In People v. Wiley, supra, 18 Cal. 3d 162, the court articulated a synthesis of what seemed to be disparate lines of cases. The court held that, "The fact that the elements of a charged offense include mental elements that must necessarily be proved by inferences drawn from circumstantial evidence does not alone require an instruction on the effect to be given such evidence however. The contrary is usually the rule." (18 Cal.3d at p. 175; italics added.) [92 Cal. App. 3d 794]

In support of its position, the Wiley court cited People v. Malbrough, supra, 55 Cal. 2d 249, People v. Gould (1960) 54 Cal. 2d 621 [7 Cal. Rptr. 273, 354 P.2d 865], and other cases. The Wiley court went on to say that in Yrigoyen, circumstantial evidence was consistent with two rational conclusions, one pointing to innocence and the other to guilt and, therefore, the failure to give the instruction resulted in reversible error.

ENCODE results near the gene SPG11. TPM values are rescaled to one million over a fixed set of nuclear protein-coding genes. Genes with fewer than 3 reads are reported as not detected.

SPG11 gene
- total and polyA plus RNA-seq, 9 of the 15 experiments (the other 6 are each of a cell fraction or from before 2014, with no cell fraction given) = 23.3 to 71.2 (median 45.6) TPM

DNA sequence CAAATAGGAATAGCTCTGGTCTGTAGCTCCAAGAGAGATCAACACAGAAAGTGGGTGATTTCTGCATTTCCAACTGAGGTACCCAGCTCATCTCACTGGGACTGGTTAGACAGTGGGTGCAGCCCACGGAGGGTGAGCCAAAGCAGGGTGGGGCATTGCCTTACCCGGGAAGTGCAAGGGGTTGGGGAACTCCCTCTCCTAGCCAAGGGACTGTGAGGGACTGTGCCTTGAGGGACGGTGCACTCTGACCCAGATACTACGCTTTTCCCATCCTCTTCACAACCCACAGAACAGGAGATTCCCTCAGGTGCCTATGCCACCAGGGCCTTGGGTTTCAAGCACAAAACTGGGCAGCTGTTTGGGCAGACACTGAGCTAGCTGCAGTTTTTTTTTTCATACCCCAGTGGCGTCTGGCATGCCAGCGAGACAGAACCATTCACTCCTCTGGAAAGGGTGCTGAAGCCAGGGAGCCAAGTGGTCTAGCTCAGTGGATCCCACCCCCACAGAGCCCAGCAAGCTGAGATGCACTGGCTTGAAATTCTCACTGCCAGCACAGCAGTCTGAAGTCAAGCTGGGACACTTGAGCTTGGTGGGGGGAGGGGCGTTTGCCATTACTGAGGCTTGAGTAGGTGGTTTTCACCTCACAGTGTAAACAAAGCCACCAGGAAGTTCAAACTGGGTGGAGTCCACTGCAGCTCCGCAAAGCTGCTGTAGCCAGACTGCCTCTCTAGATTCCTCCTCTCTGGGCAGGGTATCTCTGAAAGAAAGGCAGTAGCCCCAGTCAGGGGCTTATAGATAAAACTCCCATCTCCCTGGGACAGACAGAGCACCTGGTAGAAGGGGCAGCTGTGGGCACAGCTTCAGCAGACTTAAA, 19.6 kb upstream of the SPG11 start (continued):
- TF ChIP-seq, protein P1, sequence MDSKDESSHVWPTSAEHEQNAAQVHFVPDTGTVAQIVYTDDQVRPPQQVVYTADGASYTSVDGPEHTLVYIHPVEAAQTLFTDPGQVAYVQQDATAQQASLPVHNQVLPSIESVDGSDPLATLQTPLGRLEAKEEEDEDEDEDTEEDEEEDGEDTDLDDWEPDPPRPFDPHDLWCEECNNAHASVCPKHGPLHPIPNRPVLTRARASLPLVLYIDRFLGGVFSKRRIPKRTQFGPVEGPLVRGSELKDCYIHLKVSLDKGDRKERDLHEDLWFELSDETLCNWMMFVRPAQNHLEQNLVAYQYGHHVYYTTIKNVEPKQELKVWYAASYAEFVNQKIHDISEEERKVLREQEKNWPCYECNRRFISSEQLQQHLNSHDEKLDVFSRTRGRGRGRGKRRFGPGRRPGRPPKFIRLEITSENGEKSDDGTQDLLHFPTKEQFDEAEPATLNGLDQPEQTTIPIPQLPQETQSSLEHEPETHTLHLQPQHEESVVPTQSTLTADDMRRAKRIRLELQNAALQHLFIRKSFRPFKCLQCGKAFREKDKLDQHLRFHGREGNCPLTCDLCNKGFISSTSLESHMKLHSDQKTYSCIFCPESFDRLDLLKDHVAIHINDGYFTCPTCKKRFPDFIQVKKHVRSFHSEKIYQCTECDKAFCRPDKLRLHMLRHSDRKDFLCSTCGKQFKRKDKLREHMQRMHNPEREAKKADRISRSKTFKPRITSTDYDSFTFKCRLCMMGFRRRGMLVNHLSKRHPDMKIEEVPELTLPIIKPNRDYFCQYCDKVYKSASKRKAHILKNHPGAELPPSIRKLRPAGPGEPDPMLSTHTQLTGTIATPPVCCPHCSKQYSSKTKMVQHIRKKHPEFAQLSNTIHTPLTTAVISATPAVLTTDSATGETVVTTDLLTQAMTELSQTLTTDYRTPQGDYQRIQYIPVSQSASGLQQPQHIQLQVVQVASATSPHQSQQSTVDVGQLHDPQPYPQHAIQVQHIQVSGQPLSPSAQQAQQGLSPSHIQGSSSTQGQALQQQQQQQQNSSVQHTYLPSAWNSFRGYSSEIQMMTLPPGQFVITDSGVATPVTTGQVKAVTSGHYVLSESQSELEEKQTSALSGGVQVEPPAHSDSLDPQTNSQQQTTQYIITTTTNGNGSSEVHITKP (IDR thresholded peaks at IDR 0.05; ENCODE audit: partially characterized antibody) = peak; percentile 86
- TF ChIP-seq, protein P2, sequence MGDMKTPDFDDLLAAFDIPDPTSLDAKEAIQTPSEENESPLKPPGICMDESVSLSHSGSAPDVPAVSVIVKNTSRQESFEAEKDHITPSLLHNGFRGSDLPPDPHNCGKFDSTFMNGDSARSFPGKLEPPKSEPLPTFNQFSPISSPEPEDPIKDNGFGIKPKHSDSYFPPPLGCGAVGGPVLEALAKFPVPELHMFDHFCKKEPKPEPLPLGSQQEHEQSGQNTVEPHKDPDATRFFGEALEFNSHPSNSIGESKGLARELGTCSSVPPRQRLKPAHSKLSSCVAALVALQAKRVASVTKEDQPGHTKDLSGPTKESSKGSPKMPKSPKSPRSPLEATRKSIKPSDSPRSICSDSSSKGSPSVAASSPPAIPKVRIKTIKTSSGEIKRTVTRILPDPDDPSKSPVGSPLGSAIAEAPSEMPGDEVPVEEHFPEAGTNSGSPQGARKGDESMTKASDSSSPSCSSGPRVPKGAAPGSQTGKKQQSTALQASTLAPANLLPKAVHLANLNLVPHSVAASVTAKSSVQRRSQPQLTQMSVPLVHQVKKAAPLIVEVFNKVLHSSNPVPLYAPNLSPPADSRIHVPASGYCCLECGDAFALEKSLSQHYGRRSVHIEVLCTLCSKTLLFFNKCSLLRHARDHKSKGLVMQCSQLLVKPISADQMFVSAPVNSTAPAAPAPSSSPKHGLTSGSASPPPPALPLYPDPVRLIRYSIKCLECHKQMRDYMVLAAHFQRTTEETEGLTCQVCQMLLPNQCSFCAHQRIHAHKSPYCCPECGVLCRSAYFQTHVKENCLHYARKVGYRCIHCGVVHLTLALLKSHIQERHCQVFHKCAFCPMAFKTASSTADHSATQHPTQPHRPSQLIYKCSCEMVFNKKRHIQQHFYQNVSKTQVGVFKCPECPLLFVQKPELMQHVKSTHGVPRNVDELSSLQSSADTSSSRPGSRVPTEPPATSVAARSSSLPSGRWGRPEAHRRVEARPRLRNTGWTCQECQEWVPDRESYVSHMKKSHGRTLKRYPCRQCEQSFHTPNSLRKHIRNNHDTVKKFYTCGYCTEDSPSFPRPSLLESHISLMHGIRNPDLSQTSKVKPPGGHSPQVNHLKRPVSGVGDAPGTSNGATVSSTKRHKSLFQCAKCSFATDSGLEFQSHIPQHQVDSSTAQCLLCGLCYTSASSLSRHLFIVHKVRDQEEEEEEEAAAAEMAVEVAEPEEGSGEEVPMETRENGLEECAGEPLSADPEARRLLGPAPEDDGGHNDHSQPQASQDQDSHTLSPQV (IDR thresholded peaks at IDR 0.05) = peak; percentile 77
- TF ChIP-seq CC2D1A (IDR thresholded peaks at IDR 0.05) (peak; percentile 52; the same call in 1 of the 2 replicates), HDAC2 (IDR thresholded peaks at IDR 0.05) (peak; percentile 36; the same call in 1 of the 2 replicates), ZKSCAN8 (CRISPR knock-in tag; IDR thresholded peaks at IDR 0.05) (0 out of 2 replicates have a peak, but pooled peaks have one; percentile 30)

The facts in Wiley were as follows: appellant had been charged with murder by torture. An element of the offense is the intent to cause the victim cruel pain and suffering. The evidence showed that appellant's brother hit the victim, who was appellant's husband, first, with a baseball bat and then with a hammer, each of which was handed over by appellant to her brother. Then appellant hit her husband a number of times with the bat. Appellant testified that she did not intend to hurt him. Appellant contended that, sua sponte, the trial court should have given a circumstantial evidence instruction. The court's response was "the evidence was not reasonably susceptible of an interpretation that there was no intent to cause cruel pain and suffering. Thus, it cannot be said that the People substantially relied on circumstantial evidence, or that the nature of the circumstantial evidence relied on was such that it was equally consistent with a reasonable conclusion that appellant was innocent of first degree murder on a murder by torture theory." (People v. Wiley, supra, 18 Cal. 3d 162 at p. 176; italics added.)